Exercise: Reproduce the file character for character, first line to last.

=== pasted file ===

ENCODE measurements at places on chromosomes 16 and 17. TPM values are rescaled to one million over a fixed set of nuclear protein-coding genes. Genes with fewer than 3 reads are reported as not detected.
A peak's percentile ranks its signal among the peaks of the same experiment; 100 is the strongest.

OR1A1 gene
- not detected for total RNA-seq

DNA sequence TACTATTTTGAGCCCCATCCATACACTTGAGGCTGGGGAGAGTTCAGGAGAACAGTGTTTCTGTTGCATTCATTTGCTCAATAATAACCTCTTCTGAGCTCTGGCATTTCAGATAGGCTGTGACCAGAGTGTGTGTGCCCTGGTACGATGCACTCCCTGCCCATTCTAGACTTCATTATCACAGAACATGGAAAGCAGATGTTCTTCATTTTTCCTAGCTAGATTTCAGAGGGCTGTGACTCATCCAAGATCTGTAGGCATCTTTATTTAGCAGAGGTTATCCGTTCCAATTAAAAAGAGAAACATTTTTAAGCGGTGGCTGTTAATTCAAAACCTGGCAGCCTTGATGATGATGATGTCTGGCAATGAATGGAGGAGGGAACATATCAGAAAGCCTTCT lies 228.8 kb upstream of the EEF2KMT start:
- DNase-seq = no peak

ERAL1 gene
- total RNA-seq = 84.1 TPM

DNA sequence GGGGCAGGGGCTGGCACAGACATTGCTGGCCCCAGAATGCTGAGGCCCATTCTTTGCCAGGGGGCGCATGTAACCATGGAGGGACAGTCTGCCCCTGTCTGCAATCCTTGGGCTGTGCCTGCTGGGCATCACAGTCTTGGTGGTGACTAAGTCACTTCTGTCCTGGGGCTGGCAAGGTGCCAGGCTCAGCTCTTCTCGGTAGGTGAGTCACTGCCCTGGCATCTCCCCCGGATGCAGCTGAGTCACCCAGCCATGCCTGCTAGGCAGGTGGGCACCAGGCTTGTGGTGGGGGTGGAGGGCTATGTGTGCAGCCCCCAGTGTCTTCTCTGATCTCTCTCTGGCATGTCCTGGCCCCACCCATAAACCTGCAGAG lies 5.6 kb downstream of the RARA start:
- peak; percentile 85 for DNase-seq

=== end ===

ENCODE measurements at places on chromosomes 16 and 17. TPM values are rescaled to one million over a fixed set of nuclear protein-coding genes. Genes with fewer than 3 reads are reported as not detected.
A peak's percentile ranks its signal among the peaks of the same experiment; 100 is the strongest.

OR1A1 gene
- not detected for total RNA-seq

DNA sequence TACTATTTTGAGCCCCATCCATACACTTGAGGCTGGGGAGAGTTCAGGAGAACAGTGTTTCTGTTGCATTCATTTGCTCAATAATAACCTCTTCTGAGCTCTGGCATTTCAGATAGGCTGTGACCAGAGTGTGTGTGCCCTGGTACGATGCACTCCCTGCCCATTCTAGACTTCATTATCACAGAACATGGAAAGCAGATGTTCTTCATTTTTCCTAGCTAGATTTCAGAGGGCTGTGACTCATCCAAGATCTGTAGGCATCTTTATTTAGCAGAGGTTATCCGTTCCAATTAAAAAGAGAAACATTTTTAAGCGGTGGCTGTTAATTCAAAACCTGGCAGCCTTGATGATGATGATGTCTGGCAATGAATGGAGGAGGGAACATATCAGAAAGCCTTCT lies 228.8 kb upstream of the EEF2KMT start:
- DNase-seq = no peak

ERAL1 gene
- total RNA-seq = 84.1 TPM

DNA sequence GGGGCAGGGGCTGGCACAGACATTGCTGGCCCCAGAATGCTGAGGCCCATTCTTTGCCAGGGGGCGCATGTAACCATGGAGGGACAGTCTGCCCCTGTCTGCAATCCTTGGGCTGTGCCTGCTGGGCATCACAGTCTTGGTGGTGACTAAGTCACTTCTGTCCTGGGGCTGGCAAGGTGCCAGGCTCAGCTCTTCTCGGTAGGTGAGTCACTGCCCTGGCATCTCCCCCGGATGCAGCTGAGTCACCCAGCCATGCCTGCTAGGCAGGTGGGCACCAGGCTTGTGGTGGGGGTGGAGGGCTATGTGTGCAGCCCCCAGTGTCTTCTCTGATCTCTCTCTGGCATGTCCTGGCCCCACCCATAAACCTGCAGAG lies 5.6 kb downstream of the RARA start:
- peak; percentile 85 for DNase-seq